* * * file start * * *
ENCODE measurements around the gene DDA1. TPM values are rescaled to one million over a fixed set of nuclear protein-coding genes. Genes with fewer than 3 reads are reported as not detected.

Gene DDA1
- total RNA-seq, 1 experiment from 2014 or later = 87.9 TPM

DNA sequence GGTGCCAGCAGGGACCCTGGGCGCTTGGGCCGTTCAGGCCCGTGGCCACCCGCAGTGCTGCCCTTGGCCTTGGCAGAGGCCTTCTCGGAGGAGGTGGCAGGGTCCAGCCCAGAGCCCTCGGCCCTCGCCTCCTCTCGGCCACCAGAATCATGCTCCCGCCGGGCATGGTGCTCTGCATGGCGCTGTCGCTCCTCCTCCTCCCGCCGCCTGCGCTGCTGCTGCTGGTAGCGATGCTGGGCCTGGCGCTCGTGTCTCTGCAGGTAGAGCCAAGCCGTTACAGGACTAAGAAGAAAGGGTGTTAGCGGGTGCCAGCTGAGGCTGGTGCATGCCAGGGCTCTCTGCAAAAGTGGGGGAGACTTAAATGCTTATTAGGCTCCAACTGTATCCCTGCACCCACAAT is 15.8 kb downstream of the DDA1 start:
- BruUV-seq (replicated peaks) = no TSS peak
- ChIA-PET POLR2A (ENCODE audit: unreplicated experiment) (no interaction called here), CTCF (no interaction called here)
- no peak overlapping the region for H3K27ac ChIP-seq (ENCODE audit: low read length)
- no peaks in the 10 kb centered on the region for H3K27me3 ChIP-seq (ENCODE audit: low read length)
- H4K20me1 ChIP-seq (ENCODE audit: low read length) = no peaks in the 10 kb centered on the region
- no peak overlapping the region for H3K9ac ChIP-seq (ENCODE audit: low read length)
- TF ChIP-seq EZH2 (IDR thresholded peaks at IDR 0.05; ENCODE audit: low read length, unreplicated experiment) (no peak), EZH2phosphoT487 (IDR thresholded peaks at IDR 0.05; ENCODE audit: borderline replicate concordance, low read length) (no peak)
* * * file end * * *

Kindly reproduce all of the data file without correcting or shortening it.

ENCODE measurements around the gene DDA1. TPM values are rescaled to one million over a fixed set of nuclear protein-coding genes. Genes with fewer than 3 reads are reported as not detected.

Gene DDA1
- total RNA-seq, 1 experiment from 2014 or later = 87.9 TPM

DNA sequence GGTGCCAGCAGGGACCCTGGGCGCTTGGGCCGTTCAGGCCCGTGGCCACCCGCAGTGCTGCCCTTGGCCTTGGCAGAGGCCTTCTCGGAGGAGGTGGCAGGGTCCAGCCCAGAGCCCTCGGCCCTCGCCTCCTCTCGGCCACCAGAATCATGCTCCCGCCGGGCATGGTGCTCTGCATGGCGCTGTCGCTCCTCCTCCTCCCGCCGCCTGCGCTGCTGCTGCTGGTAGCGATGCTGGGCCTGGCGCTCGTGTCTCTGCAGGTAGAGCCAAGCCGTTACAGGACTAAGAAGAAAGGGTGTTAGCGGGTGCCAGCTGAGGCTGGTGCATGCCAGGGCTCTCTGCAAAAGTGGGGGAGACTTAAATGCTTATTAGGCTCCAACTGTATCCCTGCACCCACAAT is 15.8 kb downstream of the DDA1 start:
- BruUV-seq (replicated peaks) = no TSS peak
- ChIA-PET POLR2A (ENCODE audit: unreplicated experiment) (no interaction called here), CTCF (no interaction called here)
- no peak overlapping the region for H3K27ac ChIP-seq (ENCODE audit: low read length)
- no peaks in the 10 kb centered on the region for H3K27me3 ChIP-seq (ENCODE audit: low read length)
- H4K20me1 ChIP-seq (ENCODE audit: low read length) = no peaks in the 10 kb centered on the region
- no peak overlapping the region for H3K9ac ChIP-seq (ENCODE audit: low read length)
- TF ChIP-seq EZH2 (IDR thresholded peaks at IDR 0.05; ENCODE audit: low read length, unreplicated experiment) (no peak), EZH2phosphoT487 (IDR thresholded peaks at IDR 0.05; ENCODE audit: borderline replicate concordance, low read length) (no peak)